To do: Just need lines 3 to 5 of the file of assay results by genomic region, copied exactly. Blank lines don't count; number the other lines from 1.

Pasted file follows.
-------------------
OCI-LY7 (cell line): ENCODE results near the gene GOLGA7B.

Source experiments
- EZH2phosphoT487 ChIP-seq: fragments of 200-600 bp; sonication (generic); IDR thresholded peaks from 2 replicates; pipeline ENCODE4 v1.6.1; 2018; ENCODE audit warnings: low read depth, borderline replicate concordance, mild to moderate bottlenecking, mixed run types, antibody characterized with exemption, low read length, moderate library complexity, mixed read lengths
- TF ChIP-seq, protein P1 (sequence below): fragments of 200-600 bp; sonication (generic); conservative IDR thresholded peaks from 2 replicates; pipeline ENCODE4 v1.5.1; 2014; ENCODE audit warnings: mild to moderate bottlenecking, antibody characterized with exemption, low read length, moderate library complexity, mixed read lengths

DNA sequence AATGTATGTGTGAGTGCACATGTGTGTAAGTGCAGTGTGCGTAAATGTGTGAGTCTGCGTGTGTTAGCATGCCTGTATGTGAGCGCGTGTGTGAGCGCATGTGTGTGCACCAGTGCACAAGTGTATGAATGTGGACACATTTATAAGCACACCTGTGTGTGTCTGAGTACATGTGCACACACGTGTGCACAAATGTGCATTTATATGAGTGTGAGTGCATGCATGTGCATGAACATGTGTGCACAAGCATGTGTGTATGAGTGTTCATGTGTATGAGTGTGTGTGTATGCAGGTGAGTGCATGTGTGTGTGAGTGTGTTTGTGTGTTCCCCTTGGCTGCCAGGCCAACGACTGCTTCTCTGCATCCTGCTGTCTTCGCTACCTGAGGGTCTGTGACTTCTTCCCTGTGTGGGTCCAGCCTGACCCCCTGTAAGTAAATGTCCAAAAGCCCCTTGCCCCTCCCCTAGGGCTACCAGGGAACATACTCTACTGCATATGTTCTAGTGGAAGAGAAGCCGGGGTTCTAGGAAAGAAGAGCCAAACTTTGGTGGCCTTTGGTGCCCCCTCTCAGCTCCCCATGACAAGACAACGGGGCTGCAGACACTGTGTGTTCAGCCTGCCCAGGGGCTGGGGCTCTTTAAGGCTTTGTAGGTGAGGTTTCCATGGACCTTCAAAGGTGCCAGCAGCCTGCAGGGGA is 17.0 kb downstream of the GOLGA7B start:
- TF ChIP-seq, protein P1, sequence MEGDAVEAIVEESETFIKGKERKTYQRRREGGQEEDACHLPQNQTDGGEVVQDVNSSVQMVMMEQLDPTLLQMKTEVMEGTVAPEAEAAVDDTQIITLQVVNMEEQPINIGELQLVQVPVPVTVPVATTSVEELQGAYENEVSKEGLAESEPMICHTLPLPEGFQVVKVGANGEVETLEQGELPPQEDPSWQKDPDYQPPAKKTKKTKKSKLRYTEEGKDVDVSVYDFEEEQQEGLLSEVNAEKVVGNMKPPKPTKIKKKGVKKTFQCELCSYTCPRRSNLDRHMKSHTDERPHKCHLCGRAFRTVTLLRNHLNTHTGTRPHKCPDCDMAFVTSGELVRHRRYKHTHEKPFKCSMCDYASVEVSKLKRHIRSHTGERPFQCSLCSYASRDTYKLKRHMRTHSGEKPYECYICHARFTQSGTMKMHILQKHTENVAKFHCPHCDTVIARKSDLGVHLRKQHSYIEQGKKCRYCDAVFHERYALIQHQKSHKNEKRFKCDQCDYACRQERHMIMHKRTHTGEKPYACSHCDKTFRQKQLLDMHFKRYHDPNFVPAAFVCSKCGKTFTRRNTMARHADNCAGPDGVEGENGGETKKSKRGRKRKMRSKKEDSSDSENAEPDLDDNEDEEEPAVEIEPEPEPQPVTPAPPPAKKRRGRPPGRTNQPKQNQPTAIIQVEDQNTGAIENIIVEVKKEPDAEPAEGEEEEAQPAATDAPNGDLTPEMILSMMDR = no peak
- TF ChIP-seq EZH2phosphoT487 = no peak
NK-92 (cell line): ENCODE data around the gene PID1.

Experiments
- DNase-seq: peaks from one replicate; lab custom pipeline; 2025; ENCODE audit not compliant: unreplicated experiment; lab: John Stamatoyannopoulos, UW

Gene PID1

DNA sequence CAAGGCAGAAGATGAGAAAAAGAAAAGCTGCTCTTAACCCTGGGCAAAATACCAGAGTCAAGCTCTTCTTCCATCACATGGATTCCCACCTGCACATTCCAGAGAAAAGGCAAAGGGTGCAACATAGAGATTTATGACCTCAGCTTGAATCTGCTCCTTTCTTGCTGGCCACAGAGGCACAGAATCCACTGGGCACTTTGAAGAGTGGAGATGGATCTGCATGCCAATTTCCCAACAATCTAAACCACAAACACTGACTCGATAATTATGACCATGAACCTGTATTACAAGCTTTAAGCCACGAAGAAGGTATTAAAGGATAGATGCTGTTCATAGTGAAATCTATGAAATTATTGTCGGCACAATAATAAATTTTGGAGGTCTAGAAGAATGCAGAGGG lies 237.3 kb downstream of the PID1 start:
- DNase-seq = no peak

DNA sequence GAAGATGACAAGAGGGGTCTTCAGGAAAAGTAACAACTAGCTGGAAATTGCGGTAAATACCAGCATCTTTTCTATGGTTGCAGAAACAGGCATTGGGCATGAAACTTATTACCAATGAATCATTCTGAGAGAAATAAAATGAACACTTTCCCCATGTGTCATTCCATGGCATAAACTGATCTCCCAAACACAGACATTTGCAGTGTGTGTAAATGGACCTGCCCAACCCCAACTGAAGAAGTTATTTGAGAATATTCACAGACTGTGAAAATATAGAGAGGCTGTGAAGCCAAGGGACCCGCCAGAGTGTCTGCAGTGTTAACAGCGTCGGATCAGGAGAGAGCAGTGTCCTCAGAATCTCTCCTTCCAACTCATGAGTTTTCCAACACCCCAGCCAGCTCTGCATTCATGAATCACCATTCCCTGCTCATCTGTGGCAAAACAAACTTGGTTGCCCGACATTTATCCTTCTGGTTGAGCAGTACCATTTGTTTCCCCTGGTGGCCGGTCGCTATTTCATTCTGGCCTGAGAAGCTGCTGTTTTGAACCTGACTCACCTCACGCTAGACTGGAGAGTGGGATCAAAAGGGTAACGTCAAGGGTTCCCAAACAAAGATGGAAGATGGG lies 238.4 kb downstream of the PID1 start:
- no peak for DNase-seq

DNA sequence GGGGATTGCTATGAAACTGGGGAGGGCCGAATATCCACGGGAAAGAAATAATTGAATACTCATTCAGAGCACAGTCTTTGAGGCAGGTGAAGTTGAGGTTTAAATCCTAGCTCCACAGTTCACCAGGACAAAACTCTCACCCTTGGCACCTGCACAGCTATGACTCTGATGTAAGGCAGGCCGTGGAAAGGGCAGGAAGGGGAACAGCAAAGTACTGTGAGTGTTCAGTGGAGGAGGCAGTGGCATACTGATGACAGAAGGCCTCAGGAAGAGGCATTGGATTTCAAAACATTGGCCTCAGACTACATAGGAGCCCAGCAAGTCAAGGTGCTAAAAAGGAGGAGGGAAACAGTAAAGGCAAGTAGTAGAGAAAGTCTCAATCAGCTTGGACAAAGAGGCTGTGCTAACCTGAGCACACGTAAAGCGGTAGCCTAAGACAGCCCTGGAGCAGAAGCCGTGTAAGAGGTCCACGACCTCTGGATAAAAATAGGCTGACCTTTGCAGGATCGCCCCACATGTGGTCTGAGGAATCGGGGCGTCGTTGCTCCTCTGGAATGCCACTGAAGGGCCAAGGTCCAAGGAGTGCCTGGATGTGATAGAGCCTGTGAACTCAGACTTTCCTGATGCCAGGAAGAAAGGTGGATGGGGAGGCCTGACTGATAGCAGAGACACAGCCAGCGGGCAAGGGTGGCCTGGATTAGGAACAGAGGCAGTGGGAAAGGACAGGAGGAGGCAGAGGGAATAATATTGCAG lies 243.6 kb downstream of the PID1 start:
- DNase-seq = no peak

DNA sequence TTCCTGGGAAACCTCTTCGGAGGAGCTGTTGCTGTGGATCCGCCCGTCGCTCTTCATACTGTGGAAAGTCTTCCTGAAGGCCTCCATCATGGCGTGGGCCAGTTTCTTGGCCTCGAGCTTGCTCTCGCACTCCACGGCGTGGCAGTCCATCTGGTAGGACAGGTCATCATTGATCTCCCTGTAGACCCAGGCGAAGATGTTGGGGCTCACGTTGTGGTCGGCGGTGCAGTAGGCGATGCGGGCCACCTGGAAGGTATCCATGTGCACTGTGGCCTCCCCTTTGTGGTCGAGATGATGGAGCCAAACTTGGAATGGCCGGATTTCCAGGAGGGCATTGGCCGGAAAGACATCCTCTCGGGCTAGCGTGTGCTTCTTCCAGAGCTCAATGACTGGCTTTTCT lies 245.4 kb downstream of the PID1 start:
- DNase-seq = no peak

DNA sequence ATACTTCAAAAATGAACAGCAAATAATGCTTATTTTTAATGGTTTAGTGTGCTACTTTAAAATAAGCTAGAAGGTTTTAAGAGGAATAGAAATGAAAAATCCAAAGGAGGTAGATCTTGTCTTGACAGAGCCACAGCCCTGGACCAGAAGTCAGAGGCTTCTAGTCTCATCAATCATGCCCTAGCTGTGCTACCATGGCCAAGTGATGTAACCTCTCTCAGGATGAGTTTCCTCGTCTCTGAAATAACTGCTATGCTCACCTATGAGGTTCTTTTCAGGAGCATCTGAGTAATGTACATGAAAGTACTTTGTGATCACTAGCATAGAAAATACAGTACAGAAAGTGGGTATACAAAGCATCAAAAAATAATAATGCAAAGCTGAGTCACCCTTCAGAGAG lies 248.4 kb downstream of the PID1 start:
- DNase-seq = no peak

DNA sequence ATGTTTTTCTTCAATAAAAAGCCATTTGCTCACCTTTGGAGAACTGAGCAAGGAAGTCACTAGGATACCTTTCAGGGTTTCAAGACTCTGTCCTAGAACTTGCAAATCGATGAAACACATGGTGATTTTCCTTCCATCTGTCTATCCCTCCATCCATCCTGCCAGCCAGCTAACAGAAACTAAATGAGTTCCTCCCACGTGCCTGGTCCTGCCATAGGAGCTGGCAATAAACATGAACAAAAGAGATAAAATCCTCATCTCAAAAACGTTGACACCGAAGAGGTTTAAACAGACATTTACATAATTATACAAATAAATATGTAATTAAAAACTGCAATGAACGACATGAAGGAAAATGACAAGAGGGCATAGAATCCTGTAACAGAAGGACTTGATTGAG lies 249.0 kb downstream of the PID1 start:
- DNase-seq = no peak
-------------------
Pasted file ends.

- EZH2phosphoT487 ChIP-seq: fragments of 200-600 bp; sonication (generic); IDR thresholded peaks from 2 replicates; pipeline ENCODE4 v1.6.1; 2018; ENCODE audit warnings: low read depth, borderline replicate concordance, mild to moderate bottlenecking, mixed run types, antibody characterized with exemption, low read length, moderate library complexity, mixed read lengths
- TF ChIP-seq, protein P1 (sequence below): fragments of 200-600 bp; sonication (generic); conservative IDR thresholded peaks from 2 replicates; pipeline ENCODE4 v1.5.1; 2014; ENCODE audit warnings: mild to moderate bottlenecking, antibody characterized with exemption, low read length, moderate library complexity, mixed read lengths

DNA sequence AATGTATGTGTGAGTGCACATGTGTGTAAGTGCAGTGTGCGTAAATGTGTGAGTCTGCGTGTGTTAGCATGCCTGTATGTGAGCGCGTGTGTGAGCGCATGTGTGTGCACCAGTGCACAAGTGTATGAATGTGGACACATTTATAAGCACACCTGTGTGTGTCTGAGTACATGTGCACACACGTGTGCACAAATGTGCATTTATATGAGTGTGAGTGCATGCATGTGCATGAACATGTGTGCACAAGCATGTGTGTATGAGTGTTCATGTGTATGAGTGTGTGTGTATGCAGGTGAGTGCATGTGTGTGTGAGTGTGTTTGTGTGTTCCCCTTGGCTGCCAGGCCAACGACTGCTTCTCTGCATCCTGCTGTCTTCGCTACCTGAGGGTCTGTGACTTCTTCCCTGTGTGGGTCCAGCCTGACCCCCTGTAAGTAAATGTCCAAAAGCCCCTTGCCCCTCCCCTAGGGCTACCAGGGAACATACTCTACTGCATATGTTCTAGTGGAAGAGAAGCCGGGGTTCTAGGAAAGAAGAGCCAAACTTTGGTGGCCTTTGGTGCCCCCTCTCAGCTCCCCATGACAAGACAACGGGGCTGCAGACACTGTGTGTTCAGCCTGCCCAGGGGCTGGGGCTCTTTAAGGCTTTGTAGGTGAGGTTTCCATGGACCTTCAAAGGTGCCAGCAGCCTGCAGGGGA is 17.0 kb downstream of the GOLGA7B start: